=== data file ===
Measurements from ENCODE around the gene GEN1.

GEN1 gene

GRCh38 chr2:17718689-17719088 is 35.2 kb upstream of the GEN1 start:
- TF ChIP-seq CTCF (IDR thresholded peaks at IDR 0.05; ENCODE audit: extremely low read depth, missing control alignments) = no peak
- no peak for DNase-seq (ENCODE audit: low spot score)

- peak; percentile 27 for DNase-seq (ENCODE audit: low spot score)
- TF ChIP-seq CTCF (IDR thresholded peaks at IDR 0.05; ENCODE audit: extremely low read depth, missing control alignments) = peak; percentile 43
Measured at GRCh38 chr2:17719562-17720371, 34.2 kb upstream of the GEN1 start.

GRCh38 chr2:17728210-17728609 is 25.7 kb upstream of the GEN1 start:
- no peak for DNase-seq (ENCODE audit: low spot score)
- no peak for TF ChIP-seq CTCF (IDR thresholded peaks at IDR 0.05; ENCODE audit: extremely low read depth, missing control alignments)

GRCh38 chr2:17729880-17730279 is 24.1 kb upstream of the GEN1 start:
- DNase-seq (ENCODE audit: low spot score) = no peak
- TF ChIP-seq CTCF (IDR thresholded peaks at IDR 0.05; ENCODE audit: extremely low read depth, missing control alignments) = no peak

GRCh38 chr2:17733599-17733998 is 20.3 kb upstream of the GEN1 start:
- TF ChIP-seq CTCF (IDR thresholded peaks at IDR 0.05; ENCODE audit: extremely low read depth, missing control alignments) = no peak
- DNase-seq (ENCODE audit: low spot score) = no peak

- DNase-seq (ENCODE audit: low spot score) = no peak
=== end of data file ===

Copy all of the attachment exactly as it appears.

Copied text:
Measurements from ENCODE around the gene GEN1.

GEN1 gene

GRCh38 chr2:17718689-17719088 is 35.2 kb upstream of the GEN1 start:
- TF ChIP-seq CTCF (IDR thresholded peaks at IDR 0.05; ENCODE audit: extremely low read depth, missing control alignments) = no peak
- no peak for DNase-seq (ENCODE audit: low spot score)

- peak; percentile 27 for DNase-seq (ENCODE audit: low spot score)
- TF ChIP-seq CTCF (IDR thresholded peaks at IDR 0.05; ENCODE audit: extremely low read depth, missing control alignments) = peak; percentile 43
Measured at GRCh38 chr2:17719562-17720371, 34.2 kb upstream of the GEN1 start.

GRCh38 chr2:17728210-17728609 is 25.7 kb upstream of the GEN1 start:
- no peak for DNase-seq (ENCODE audit: low spot score)
- no peak for TF ChIP-seq CTCF (IDR thresholded peaks at IDR 0.05; ENCODE audit: extremely low read depth, missing control alignments)

GRCh38 chr2:17729880-17730279 is 24.1 kb upstream of the GEN1 start:
- DNase-seq (ENCODE audit: low spot score) = no peak
- TF ChIP-seq CTCF (IDR thresholded peaks at IDR 0.05; ENCODE audit: extremely low read depth, missing control alignments) = no peak

GRCh38 chr2:17733599-17733998 is 20.3 kb upstream of the GEN1 start:
- TF ChIP-seq CTCF (IDR thresholded peaks at IDR 0.05; ENCODE audit: extremely low read depth, missing control alignments) = no peak
- DNase-seq (ENCODE audit: low spot score) = no peak

- DNase-seq (ENCODE audit: low spot score) = no peak